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ODD JOB: Not just a roll in the hay


Matt Capowski
Arizona Daily Wildcat

Veterinary science freshman Allie Young takes a break from her afternoon duties at the UA Equine Center. Besides cleaning out stalls and raking, she also learns about the horses and how to handle them.

By Rebecca Missel
Arizona Daily Wildcat,
February 3, 2000
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While some may consider mucking out horse stalls cruel and unusual punishment, for veterinary sciences freshman Allie Young, it's a profession.

Young has spent approximately six hours a week this semester at the University of Arizona Equine Center cleaning stalls, raking various areas and sweeping the barn.

"I always wanted to be a veterinarian," Young said. "And when I saw the e-mail on the microbiology listserv, I called the Horse Center."

Even though she lacked prior experience with horses, Young welcomed the chance to work with large animals.

"I volunteered at the Humane Society in Phoenix, and I worked with cats and dogs there," she said. "I always wanted to work with horses but I never had the opportunity."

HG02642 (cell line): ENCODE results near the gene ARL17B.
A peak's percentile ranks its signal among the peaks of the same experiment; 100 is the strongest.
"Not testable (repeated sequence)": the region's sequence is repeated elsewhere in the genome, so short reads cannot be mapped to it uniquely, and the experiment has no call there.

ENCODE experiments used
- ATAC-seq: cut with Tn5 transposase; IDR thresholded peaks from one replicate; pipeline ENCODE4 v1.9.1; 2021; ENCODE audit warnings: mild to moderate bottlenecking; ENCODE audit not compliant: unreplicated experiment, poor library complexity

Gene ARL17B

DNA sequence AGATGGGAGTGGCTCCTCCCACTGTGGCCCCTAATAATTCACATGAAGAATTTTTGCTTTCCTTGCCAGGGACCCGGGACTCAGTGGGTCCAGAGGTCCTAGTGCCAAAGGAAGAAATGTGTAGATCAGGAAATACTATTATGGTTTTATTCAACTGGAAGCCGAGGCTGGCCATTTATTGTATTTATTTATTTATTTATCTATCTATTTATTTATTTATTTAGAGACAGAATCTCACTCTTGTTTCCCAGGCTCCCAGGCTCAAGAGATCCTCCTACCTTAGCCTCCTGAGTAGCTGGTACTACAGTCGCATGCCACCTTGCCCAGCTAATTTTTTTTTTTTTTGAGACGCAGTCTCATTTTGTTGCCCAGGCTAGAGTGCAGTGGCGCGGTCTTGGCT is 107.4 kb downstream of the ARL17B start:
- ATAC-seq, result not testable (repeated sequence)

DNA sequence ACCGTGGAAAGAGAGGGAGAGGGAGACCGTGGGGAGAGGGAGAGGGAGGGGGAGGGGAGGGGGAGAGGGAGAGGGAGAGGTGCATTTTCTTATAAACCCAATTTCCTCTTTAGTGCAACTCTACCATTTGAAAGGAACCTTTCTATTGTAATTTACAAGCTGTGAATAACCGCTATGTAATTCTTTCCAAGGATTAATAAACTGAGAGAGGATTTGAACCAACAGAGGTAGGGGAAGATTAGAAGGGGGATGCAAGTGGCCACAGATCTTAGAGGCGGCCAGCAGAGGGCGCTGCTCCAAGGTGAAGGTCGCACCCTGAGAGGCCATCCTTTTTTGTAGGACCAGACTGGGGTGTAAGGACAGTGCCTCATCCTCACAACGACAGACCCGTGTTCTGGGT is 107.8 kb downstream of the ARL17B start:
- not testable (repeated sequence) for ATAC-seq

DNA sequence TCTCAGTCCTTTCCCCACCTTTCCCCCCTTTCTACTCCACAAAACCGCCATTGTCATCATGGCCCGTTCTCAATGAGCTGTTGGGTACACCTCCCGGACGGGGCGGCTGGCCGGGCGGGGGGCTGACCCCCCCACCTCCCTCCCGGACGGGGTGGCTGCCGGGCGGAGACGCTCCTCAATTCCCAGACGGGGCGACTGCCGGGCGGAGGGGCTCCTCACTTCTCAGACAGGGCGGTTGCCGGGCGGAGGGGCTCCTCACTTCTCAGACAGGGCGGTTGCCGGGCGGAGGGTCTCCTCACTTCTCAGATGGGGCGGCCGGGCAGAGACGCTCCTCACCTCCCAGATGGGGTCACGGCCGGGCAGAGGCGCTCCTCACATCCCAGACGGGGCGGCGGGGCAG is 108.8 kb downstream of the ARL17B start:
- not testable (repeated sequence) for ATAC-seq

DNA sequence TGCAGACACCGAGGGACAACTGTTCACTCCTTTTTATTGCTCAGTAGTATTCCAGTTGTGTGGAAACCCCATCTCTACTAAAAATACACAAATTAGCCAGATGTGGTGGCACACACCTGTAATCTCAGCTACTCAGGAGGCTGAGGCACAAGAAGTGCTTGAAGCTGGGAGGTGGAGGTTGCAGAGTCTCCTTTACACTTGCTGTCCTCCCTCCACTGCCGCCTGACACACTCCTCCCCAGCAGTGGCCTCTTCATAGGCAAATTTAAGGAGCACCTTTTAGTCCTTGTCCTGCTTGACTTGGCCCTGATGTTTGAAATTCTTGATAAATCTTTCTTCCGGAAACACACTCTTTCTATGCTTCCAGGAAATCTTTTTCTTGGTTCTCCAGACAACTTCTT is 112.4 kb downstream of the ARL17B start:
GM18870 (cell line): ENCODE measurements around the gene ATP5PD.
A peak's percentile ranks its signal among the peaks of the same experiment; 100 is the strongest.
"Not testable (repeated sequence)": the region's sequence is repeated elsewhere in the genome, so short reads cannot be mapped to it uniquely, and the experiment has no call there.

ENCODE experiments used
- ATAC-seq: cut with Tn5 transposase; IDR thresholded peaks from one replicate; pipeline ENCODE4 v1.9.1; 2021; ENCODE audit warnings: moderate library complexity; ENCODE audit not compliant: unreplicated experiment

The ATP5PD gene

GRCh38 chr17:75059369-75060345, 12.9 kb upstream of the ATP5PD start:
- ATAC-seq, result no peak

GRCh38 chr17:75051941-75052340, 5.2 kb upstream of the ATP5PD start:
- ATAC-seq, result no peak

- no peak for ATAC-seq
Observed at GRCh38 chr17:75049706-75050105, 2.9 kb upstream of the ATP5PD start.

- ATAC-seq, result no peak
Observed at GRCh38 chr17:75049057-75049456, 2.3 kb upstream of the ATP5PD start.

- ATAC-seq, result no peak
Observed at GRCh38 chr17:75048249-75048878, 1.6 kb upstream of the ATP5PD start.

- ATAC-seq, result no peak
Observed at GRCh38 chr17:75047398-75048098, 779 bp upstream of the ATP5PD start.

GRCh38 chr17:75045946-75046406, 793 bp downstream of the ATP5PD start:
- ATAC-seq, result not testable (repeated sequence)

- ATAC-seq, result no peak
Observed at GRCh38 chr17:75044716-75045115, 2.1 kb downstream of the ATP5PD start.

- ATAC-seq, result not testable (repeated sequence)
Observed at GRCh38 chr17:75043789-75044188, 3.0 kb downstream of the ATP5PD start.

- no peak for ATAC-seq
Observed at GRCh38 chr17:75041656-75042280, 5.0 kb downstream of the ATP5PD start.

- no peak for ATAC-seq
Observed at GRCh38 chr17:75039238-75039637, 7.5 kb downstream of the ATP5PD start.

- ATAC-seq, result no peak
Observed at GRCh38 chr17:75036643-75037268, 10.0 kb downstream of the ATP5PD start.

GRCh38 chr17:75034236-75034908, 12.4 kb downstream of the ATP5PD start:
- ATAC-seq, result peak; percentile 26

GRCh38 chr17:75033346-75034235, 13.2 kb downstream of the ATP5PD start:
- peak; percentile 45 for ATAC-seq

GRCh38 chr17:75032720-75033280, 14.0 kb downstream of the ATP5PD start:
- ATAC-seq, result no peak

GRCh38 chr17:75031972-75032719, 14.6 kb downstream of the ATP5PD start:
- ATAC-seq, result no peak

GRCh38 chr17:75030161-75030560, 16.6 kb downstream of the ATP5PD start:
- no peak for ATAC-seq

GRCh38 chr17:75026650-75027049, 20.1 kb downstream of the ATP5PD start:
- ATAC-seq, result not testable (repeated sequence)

Though Young has not decided which field of veterinary science she will pursue, she enjoys her time at the Equine Center.

"Working there gives me better insight into animals because I gain experience that I won't learn in the classroom," she said. "It's beneficial being around them (the horses) and learning their behaviors and their characteristics rather than just reading it out of a book."

Not only has the experience been educational, Young has gained a new perspective on the horses.

"I'm still learning to handle the horses," she said. "I'm a little intimidated by the stallions because they're so big. I like cleaning the mares' pens better. They're more calm."

Every day on the job, Young discovers more about caring for horses. She recently learned the fine art of putting a halter on a horse and how to give them an oral treatment using a special plunger.

One of the challenges Young faces is trying to remember which horse is which.

"It's hard to learn their names, but each of the horses has its own unique marking," she said.

Despite the fact that she frequently finds herself covered in horse manure, Young said transportation is the job's greatest inconvenience. She lives in Arizona-Sonora Residence Hall and she does not own a car.

"The worst part is having to take the bus all the way to Campbell and Roger," she said. "On Sundays it isn't so bad, but the rest of the week it can take 20 minutes."

Overall, Young takes her work with the proverbial grain of salt.

"My friends laugh when I tell them I shovel horse manure, but I like being around the animals," she said.

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